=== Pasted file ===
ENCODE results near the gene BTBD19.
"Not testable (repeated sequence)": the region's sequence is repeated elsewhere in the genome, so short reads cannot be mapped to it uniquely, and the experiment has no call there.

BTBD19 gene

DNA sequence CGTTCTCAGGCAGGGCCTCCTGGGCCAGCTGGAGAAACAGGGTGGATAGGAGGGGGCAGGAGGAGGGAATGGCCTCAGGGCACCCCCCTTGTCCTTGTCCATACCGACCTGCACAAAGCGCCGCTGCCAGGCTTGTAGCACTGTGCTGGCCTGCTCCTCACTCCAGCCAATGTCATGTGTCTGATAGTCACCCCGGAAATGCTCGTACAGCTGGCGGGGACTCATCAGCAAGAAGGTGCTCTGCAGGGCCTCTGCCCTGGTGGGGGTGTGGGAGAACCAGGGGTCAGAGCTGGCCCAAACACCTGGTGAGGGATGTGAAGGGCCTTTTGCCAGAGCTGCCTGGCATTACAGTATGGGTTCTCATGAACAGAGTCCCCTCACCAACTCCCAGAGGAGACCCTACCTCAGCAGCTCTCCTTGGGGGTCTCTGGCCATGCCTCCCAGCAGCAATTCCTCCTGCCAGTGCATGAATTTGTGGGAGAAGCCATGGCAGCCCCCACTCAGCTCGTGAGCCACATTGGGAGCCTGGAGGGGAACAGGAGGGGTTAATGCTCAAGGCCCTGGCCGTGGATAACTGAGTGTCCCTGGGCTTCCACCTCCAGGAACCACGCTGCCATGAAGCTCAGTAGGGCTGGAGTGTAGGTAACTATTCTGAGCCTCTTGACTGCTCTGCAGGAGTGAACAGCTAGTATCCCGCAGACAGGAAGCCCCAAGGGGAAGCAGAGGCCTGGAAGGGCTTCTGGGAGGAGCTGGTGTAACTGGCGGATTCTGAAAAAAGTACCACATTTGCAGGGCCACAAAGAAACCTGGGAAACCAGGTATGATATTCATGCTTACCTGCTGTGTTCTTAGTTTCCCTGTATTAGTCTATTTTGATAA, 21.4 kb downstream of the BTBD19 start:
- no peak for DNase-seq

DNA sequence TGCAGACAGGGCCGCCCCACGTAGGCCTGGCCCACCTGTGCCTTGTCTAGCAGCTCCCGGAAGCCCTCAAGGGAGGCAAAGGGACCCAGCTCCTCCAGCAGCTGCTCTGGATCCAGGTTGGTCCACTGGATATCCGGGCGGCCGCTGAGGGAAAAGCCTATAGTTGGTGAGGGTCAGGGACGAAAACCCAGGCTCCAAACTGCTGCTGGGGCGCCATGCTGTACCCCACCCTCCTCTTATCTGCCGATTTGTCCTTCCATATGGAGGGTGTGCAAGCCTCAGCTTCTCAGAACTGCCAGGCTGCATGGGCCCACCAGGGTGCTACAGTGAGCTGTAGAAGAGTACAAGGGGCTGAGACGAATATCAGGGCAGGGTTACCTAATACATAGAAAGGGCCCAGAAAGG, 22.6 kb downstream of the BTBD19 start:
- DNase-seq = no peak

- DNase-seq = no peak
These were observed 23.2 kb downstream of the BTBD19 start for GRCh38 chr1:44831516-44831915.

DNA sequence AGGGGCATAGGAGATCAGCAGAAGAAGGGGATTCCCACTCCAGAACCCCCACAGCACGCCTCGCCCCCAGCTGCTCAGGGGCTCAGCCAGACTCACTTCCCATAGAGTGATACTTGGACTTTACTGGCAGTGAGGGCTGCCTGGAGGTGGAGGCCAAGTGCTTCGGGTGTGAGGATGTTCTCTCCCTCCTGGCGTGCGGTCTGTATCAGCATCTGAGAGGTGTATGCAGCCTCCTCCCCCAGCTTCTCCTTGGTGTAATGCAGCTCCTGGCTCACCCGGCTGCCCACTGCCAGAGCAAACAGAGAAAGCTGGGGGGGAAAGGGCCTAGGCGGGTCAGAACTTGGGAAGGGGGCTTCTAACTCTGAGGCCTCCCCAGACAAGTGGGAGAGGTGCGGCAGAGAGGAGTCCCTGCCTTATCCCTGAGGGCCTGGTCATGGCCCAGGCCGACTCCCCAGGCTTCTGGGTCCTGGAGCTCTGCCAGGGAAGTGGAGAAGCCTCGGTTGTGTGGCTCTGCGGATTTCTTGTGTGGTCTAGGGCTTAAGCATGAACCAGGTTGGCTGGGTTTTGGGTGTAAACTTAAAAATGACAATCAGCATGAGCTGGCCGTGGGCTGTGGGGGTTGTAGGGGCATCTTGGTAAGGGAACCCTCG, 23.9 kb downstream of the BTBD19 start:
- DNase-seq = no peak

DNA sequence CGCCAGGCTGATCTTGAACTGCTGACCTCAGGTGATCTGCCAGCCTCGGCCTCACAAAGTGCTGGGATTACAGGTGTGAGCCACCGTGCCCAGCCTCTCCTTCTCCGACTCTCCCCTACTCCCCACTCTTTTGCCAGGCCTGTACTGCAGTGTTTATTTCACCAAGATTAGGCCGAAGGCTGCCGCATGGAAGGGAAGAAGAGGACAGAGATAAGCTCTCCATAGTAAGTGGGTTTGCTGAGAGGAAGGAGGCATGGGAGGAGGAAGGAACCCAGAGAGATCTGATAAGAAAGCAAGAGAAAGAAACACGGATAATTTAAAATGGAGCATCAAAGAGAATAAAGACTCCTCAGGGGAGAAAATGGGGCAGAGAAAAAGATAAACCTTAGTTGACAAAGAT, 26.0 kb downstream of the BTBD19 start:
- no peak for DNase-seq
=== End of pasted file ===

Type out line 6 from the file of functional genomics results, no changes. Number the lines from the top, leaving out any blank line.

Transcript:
DNA sequence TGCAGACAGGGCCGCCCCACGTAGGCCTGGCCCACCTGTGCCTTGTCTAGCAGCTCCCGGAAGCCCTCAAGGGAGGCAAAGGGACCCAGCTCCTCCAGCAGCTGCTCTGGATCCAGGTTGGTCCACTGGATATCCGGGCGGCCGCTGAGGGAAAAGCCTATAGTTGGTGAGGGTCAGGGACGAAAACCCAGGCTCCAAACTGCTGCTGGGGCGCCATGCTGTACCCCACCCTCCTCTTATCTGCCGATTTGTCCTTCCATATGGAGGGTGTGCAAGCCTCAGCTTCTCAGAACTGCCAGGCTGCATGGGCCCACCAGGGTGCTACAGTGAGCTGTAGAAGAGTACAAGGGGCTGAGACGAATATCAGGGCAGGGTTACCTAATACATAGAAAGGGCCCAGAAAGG, 22.6 kb downstream of the BTBD19 start: